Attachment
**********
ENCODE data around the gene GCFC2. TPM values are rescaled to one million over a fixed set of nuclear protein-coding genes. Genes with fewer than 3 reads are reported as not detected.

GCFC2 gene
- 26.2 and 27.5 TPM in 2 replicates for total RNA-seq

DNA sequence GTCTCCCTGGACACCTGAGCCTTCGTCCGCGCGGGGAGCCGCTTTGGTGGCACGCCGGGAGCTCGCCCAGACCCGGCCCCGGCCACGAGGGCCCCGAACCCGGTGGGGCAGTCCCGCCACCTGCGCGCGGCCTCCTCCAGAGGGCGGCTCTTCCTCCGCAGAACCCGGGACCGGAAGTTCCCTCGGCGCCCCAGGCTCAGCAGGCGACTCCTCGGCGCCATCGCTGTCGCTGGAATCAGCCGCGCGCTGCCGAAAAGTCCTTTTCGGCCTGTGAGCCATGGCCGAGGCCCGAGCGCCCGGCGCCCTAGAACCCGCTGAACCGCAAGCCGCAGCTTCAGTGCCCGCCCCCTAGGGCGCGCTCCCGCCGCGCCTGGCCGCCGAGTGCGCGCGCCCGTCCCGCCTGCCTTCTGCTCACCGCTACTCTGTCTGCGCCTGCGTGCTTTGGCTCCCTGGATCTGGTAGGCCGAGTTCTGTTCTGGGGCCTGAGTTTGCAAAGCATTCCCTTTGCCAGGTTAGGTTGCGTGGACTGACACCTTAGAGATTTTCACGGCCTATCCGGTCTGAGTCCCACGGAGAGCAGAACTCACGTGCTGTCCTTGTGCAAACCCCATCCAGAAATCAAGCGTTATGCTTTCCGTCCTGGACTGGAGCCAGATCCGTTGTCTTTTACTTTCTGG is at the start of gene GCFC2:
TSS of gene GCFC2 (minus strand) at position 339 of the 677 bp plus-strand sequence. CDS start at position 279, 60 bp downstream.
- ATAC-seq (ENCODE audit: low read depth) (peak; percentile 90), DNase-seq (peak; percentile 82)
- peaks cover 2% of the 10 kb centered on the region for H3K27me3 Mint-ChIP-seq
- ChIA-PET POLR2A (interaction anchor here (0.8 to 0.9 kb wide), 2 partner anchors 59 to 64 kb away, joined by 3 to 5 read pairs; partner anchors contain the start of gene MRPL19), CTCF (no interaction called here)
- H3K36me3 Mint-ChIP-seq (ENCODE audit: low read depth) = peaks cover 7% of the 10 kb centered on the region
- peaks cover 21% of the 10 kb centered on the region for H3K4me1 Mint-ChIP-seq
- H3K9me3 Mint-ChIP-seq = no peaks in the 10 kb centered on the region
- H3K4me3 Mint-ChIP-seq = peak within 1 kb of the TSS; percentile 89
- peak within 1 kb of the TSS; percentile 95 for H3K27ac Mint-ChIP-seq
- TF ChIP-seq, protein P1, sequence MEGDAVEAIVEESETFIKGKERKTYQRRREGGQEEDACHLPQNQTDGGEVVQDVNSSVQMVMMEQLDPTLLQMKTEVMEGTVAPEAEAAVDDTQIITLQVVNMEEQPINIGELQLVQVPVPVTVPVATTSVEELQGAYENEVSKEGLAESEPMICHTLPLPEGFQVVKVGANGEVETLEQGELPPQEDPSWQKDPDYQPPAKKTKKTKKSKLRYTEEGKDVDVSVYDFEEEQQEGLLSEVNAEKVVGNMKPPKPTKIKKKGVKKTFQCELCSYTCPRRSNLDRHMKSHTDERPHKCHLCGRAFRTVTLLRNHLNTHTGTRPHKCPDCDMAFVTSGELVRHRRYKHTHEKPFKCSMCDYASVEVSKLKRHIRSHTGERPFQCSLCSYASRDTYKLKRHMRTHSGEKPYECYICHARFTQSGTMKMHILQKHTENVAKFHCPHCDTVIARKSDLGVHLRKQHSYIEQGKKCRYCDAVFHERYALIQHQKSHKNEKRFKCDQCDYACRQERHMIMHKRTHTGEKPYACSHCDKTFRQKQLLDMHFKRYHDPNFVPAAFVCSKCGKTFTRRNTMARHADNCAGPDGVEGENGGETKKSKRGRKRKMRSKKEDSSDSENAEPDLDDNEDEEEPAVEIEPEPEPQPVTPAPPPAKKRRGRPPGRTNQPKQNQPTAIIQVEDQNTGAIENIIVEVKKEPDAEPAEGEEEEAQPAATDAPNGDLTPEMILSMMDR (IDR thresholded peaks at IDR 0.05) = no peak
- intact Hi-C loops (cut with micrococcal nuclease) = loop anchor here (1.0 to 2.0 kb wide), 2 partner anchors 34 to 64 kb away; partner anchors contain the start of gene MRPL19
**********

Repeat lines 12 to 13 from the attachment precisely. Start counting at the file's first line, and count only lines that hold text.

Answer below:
- H3K4me3 Mint-ChIP-seq = peak within 1 kb of the TSS; percentile 89
- peak within 1 kb of the TSS; percentile 95 for H3K27ac Mint-ChIP-seq